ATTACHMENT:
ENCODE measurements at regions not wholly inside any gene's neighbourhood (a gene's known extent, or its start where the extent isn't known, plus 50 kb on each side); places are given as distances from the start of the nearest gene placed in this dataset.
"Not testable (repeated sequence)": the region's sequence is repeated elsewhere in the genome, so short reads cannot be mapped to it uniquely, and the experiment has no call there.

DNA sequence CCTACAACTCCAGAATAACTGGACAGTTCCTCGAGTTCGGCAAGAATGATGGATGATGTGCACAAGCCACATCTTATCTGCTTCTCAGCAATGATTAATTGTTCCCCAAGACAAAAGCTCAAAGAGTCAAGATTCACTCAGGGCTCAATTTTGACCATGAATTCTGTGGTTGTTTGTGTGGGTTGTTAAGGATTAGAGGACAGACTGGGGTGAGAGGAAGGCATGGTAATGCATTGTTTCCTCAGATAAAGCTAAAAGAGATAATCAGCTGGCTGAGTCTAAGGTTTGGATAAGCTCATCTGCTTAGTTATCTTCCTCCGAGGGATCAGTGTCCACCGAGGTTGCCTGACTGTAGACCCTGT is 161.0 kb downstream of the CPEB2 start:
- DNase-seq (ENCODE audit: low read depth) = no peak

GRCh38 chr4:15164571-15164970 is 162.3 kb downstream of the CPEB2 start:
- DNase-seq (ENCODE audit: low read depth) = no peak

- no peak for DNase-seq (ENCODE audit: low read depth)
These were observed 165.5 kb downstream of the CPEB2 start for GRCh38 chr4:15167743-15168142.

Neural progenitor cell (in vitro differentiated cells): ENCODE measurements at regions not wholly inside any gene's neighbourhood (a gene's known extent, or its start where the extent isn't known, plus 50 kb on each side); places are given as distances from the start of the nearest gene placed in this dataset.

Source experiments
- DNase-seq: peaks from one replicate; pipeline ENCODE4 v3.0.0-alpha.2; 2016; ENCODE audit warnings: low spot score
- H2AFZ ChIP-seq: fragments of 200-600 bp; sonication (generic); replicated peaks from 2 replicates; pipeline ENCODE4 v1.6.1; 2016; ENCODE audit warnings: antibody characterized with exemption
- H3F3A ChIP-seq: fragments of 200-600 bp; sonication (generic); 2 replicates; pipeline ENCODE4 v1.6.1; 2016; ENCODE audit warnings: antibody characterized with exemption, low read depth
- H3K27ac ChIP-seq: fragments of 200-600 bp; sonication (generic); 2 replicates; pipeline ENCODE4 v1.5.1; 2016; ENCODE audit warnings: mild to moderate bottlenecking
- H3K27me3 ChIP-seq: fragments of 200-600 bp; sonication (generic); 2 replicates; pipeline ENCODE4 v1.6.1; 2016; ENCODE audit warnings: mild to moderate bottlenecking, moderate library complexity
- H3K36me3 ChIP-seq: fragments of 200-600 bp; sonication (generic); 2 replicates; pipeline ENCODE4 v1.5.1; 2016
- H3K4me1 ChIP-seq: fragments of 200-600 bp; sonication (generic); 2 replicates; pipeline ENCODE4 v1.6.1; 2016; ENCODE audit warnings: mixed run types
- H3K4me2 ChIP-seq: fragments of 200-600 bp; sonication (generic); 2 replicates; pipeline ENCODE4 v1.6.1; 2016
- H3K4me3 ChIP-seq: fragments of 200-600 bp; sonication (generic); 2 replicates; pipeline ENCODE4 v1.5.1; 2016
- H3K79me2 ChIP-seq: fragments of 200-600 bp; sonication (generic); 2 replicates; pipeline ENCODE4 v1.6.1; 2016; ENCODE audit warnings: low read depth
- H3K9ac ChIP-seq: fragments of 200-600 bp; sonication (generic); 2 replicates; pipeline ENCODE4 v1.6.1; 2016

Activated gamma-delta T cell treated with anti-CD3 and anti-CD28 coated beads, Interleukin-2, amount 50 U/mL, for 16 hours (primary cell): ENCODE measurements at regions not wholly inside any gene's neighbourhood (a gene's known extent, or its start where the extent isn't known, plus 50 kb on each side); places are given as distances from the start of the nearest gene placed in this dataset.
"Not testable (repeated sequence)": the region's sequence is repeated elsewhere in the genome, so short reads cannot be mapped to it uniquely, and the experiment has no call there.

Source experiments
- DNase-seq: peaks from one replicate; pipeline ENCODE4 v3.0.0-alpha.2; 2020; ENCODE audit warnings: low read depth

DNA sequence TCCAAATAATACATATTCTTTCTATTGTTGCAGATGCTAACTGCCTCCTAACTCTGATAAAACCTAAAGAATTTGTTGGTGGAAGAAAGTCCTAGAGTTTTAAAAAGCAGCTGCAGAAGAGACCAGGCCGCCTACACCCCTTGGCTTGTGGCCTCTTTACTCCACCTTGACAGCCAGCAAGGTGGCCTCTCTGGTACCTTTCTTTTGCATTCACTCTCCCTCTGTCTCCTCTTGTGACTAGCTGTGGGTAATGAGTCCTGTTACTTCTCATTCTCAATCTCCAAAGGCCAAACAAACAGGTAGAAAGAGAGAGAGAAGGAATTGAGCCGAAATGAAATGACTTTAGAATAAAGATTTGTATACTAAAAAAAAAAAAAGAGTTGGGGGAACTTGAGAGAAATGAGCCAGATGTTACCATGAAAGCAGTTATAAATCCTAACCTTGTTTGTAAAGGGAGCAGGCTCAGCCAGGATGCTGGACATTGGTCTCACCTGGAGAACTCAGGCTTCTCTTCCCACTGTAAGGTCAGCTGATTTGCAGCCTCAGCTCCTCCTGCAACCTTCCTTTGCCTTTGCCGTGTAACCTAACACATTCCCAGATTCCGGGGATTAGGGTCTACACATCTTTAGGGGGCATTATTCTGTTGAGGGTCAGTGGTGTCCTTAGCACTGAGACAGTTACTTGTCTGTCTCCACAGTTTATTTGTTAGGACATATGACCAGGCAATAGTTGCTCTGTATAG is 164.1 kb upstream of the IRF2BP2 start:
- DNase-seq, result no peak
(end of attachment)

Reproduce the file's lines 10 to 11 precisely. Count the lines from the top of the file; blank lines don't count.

Source experiments
- DNase-seq: peaks from one replicate; pipeline ENCODE4 v3.0.0-alpha.2; 2016; ENCODE audit warnings: low spot score